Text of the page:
Software AG plans to continue its alliance with Fujitsu, developing further versions of CentraSite and ultimately discontinuing the Infravio product. The rationale is similar to that behind its decision to use the WebMethods Fabric as an ESB: the CentraSite platform is more flexible and scalable. Because Software AG and Fujitsu both have a long heritage in application integration --- Software AG in EAI, Fujitsu as a maker of mainframes itself --- CentraSite governance platform goes beyond Web services, offering a complete code management system for many different kinds of applications. In contrast, Infravio targets SOA specifically, with policy enforcement and XML schema validation features.Both products are based on the JAXR (Java API for XML Registries) standard, so some data can already be shared between the two. The next integration step will come with the release of CentraSite 3.2 in September, available in three flavors: the Enterprise and Community editions will be similar to existing CentraSite products, while the Governance Edition will be a new version of Infravio with a CentraSite look and feel. The three will be able to import each others' data, but the Governance Edition will still be Infravio underneath. The next upgrade, whose version number has not yet been decided, will move the Governance Edition to the CentraSite platform. This is due in 2Q 2008, at which point the existing Infravio code will be phased out.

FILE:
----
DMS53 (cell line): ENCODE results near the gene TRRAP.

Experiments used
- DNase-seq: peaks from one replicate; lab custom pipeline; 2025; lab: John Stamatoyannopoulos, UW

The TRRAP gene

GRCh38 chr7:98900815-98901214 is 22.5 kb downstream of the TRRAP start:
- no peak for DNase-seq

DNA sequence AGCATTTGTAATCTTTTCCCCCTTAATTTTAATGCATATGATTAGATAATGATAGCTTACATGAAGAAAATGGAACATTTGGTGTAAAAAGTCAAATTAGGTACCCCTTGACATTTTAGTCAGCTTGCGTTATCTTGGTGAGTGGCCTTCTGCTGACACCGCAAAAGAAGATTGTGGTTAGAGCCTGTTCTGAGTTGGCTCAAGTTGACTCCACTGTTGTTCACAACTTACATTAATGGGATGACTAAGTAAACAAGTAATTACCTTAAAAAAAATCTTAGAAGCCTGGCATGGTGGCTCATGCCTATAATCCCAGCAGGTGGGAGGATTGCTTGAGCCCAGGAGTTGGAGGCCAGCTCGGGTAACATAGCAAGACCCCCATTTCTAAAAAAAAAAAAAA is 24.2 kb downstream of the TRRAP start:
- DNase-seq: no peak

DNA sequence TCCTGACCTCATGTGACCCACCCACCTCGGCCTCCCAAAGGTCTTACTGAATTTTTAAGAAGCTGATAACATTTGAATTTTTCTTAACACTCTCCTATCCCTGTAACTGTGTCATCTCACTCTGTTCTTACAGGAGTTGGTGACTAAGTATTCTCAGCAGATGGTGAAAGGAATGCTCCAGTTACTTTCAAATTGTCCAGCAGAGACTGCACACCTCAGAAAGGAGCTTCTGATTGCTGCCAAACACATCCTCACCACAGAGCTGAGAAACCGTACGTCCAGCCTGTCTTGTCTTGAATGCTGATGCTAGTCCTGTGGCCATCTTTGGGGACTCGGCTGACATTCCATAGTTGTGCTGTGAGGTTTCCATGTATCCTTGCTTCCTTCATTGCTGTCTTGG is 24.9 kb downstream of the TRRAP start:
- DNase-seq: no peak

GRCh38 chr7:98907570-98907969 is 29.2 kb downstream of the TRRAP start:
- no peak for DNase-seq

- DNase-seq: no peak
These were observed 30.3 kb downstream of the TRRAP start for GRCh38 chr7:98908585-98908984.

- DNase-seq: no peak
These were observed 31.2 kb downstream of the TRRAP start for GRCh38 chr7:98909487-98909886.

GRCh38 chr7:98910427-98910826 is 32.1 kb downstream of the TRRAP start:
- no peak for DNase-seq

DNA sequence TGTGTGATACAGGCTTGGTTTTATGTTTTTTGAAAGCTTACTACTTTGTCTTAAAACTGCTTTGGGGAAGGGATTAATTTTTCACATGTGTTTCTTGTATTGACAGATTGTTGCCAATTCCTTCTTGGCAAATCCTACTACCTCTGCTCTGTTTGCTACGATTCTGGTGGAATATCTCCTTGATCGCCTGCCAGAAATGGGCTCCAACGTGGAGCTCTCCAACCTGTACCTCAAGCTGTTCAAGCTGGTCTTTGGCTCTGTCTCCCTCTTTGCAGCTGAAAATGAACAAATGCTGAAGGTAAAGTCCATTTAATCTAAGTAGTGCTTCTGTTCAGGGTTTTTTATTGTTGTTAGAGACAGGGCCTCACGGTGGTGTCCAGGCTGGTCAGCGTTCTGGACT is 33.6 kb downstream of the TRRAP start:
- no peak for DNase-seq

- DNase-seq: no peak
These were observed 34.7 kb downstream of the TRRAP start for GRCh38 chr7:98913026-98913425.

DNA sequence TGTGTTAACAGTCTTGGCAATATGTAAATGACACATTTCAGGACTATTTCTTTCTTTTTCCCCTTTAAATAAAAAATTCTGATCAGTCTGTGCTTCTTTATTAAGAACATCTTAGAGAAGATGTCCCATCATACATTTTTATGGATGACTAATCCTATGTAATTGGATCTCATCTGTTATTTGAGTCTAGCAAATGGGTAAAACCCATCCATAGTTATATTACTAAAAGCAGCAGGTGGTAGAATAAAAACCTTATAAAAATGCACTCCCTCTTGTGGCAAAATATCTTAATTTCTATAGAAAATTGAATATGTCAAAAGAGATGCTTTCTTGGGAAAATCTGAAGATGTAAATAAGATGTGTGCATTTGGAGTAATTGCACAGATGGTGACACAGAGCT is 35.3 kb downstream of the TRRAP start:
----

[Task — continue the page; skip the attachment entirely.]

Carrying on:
Although CentraSite and Infravio have some policy enforcement features, most governance happens at design time. Runtime control requires a separate SOA management product, which neither Software AG nor WebMethods provides at present. Before it was taken over by WebMethods, Infravio led development of SOA Link, an alliance aimed at ensuring interoperability between governance and other platforms. Software AG plans to merge this with its own CentraSite Community and maintain partnerships with SOA management vendors AmberPoint and Actional.

Assuming that Software AG can successfully integrate WebMethods, it will be a formidable competitor in the ESB and SOA governances markets, as well as in business process management (BPM.) Both vendors already had products that some considered best-of-breed in these areas, so combining their functionality makes very attractive package. The only other vendors that produce both ESB and governance products are IBM, Tibco, Sun, SAP, and Oracle, all of which also offer application platforms or other SOA components. Because Software AG doesn't offer these, it needs to be the best of breed in both its SOA target markets.

Andy Dornan is a senior technology editor. Write to him at [email protected].